It had been a long, hot practice, but the day wasn't done quite yet.
The Kentucky offense still had a job to do: get the running back into the end zone three straight times against the first-team defense in short yardage situations.
It didn't take long.
Three straight times, UK's running back pushed his way into the end zone behind what coaches say is a bigger, stronger offensive line.
"We want to be able to be physical when we need to be," quarterback Patrick Towles said. "When the defense knows we're gonna run, we still need to be able to run."
If new offensive coordinator Shannon Dawson had any big question marks going into fall camp, it was whether or not UK could line up and get those hard yards when it had to have them.
Throughout fall camp, through drill after drill, those question marks have been erased for Dawson.
"I feel comfortable in the fact that if we have to grind out some wins and grind out some yards, I think we can do it," he said after a recent practice. "I think we have the mentality up front. I think we have the guys up front."
It's been the most physically demanding training camp the offensive line has been through, position coach John Schlarman said. There's been a strong emphasis on establishing the run.
The situation like the one at the end of practice a couple of weeks back hasn't been uncommon. The coaches, specifically Dawson, have made sure the Cats' offensive line has been tested.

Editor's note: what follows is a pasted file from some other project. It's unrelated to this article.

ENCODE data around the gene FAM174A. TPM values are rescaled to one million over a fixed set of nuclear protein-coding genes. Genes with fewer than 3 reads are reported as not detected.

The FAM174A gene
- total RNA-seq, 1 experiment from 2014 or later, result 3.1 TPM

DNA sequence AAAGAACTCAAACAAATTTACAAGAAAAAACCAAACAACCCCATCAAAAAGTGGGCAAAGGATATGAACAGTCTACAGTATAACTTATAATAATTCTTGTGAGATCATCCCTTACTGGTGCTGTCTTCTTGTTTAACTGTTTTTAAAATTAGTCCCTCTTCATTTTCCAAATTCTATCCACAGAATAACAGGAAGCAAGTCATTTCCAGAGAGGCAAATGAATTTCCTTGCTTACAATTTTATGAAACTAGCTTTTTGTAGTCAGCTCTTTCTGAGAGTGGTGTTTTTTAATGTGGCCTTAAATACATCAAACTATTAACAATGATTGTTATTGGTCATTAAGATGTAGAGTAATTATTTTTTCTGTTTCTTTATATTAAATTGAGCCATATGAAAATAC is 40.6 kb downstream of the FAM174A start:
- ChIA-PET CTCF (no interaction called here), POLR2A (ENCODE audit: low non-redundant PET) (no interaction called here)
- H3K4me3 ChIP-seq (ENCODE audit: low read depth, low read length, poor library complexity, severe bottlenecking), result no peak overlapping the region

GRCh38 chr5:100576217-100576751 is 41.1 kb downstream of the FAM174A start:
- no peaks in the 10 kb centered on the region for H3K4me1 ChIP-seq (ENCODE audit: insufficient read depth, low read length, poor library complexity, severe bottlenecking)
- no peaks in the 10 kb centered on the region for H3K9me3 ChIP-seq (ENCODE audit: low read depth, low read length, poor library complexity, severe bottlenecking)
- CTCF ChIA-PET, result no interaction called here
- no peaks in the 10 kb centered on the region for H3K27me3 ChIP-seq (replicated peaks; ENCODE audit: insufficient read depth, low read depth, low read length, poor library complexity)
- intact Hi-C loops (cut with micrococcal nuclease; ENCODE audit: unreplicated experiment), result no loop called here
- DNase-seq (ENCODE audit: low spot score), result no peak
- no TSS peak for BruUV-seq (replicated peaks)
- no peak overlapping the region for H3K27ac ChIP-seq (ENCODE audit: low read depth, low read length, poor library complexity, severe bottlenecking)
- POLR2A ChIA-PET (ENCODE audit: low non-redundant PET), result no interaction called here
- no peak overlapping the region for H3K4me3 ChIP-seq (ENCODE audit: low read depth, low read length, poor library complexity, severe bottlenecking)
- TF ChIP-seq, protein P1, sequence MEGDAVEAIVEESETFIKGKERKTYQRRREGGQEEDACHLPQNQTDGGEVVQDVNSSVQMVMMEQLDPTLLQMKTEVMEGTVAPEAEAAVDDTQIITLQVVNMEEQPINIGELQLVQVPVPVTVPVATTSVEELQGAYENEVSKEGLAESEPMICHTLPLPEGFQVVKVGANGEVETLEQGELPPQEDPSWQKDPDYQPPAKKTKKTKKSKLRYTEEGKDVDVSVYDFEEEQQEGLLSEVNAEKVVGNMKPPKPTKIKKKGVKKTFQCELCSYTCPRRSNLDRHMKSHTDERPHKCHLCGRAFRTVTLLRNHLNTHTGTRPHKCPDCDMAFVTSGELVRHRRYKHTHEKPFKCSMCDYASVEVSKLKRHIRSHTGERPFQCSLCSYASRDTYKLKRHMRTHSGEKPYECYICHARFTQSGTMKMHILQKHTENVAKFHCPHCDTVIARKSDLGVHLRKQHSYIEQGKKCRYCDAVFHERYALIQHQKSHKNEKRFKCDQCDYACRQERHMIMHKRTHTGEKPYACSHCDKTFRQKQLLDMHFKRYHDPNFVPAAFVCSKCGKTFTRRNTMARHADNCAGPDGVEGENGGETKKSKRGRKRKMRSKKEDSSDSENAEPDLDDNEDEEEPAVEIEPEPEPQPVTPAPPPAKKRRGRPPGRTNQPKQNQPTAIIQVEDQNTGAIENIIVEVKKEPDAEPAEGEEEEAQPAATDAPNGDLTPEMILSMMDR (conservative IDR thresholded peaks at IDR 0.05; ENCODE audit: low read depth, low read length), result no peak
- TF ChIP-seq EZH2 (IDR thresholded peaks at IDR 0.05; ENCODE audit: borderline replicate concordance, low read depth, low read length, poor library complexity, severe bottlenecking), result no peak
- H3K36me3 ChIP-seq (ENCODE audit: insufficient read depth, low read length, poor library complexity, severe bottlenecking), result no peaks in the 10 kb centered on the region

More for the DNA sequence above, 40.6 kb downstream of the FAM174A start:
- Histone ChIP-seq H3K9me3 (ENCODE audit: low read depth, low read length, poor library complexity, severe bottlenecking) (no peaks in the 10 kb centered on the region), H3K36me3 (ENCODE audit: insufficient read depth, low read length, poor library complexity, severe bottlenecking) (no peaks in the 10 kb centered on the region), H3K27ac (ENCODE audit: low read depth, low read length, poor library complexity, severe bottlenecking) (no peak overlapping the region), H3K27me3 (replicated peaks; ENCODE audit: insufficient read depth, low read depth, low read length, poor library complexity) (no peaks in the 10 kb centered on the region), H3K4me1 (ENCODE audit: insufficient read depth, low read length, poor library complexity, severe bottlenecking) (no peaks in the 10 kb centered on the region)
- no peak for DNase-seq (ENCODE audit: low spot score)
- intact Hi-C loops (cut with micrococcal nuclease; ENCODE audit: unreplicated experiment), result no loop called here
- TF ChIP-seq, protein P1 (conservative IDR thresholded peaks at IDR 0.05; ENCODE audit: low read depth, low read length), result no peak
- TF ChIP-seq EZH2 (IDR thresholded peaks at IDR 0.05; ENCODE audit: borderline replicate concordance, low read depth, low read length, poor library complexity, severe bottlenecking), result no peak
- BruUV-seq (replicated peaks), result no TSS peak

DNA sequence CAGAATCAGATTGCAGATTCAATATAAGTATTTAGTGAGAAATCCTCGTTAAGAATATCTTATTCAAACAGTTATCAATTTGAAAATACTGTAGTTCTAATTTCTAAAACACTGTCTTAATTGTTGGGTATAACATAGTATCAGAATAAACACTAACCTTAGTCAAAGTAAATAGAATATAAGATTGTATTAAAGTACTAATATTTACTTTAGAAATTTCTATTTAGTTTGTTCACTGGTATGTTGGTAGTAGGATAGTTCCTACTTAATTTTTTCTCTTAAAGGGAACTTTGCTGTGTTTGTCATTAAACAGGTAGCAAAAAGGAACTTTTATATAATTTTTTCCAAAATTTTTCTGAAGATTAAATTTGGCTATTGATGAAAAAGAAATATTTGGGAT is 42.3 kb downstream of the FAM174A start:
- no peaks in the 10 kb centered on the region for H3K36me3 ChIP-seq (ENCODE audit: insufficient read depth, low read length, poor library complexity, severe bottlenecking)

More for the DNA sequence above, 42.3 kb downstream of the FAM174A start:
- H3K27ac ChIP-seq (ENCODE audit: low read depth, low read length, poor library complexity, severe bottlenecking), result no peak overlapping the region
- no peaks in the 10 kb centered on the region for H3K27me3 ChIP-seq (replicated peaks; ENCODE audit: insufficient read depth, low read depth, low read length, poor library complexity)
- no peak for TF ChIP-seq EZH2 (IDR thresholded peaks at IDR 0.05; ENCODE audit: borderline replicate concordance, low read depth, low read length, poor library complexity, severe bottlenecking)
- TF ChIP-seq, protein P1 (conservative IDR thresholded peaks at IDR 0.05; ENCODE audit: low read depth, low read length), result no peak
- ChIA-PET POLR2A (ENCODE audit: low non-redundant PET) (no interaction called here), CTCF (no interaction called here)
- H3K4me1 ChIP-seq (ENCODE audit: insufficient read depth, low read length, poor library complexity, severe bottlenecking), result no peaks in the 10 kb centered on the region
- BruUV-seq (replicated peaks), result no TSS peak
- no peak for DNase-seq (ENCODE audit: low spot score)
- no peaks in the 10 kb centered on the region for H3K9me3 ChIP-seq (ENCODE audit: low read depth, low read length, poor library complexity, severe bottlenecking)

"We put them in certain scenarios basically where the defense knows it's run, and we've still gotta be able to pop two, three yards in there to keep the drive alive or score a touchdown," Schlarman described. "We've done it all training camp."
These scenarios are all born out of the idea that there will come a time when UK's offense is going to be covered well and have to run the ball right at an opponent.
"At some point, we're gonna have to get a yard, we're gonna have to get two yards," Dawson said. "You can't do that if you haven't been practicing it from day one and preaching it from day one."
The practice has made it more perfect, but the Kentucky offensive line has some other things going for it, too.
Four of the Cats' five starters are back and they're a bigger, stronger group overall.
It's hard to quantify strength and weight, the Kentucky players said, but there has been an effort since head coach Mark Stoops was hired to beef up the offensive line.
The average weight of the five main starting linemen in Stoops' first season was 291.4 pounds. Last season, it was 304.8 pounds.
If the starting five on Saturday in the opener versus Louisiana-Lafayette is Jordan Swindle, Zach West, Jon Toth, Ramsey Meyers and George Asafo-Adjei (whom Swindle said "has the strength of a fifth-year senior"), the average weight of those players is 313.8 pounds, more than 22 pounds heavier than the first season starters.
"We've been making huge strides in the offseason, getting stronger," Toth said, noting that almost the entire line stuck around to work out in May even when it wasn't mandatory. "We needed to make up some ground there and we wanted to be stronger."
The average weight of the three main backups Nick Haynes, Kyle Meadows and Cole Mosier is right up there, too, at 313.6 pounds.
You can look down the line and see a difference, Swindle said.
"You've got all of us who have been here a long time and we've grown our strength tremendously," he said. "I see progress in myself and my close buddies, but it's hard to measure."
Recruiting and developing has led to what Schlarman calls the most depth of any line he's had at Kentucky, with 10 players who are likely to rotate in and out, including Zach Myers and Bunchy Stallings.
Haynes and Mosier both have cross-trained at various spots on the line, with Haynes mostly on the left side at the guard and tackle spots and Mosier at those spots on the right side.
"We've got 10 guys that we can go out there and win ball games with," Schlarman said. "And that's a good thing."